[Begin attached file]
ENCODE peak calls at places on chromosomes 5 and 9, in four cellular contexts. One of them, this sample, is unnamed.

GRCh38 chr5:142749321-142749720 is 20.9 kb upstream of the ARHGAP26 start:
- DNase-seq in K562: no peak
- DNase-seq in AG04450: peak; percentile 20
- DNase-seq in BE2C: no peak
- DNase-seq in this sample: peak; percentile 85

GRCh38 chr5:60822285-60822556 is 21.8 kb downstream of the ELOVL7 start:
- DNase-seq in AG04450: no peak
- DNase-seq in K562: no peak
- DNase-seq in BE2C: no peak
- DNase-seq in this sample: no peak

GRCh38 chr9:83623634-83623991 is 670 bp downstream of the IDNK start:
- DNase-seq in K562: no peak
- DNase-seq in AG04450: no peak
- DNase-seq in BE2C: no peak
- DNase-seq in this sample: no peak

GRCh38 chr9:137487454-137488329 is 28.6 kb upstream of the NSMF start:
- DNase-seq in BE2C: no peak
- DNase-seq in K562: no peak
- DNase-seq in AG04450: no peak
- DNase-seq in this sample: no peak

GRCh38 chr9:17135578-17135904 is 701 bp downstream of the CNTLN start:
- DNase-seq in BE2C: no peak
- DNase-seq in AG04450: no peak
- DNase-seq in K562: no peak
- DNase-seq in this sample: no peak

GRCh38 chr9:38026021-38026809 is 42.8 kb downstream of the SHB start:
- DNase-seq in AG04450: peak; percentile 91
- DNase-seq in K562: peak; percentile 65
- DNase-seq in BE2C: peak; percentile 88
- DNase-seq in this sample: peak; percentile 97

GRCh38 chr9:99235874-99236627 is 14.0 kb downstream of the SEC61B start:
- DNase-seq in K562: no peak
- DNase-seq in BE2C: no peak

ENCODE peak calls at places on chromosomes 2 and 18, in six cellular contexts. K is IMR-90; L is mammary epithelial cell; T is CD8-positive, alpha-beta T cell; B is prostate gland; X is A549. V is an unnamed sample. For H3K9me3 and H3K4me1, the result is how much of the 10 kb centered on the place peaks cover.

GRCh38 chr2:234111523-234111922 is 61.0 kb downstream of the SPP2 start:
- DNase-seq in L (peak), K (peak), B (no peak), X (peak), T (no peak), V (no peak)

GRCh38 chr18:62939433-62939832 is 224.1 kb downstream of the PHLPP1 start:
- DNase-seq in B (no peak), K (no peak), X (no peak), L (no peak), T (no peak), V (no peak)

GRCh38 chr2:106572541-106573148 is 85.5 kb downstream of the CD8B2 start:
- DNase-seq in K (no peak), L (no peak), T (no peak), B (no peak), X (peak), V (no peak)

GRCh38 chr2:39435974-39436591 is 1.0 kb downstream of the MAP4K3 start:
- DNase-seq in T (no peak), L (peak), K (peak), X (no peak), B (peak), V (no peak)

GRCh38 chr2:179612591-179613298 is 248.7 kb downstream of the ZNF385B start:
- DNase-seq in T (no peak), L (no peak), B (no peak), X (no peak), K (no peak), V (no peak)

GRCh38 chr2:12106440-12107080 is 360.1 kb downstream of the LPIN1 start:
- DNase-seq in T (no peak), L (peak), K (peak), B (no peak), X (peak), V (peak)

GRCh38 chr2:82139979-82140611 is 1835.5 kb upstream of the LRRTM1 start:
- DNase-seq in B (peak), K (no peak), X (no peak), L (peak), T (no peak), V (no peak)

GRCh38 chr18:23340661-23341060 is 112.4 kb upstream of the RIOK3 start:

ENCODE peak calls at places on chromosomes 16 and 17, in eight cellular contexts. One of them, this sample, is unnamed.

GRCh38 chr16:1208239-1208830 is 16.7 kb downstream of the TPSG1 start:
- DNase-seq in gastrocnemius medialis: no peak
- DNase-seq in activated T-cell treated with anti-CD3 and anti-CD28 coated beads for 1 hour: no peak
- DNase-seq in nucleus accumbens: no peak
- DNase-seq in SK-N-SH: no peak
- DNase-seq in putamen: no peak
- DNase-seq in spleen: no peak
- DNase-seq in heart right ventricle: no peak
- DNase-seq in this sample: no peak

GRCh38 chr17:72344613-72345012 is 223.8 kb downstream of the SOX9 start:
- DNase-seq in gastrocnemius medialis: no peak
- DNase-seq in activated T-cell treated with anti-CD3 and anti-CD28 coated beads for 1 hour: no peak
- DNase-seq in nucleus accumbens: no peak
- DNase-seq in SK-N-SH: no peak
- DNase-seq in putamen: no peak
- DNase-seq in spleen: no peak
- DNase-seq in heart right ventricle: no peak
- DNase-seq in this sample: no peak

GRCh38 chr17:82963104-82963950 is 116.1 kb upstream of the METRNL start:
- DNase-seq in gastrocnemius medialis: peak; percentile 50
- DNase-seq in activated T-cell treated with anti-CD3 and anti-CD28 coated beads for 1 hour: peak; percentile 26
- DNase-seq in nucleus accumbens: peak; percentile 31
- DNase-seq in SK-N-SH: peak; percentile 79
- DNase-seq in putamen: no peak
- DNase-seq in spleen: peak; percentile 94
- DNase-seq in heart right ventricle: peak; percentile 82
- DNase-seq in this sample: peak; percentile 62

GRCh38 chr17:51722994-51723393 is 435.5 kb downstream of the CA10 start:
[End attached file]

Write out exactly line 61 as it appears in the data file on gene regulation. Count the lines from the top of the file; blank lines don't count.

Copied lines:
GRCh38 chr17:72344613-72345012 is 223.8 kb downstream of the SOX9 start: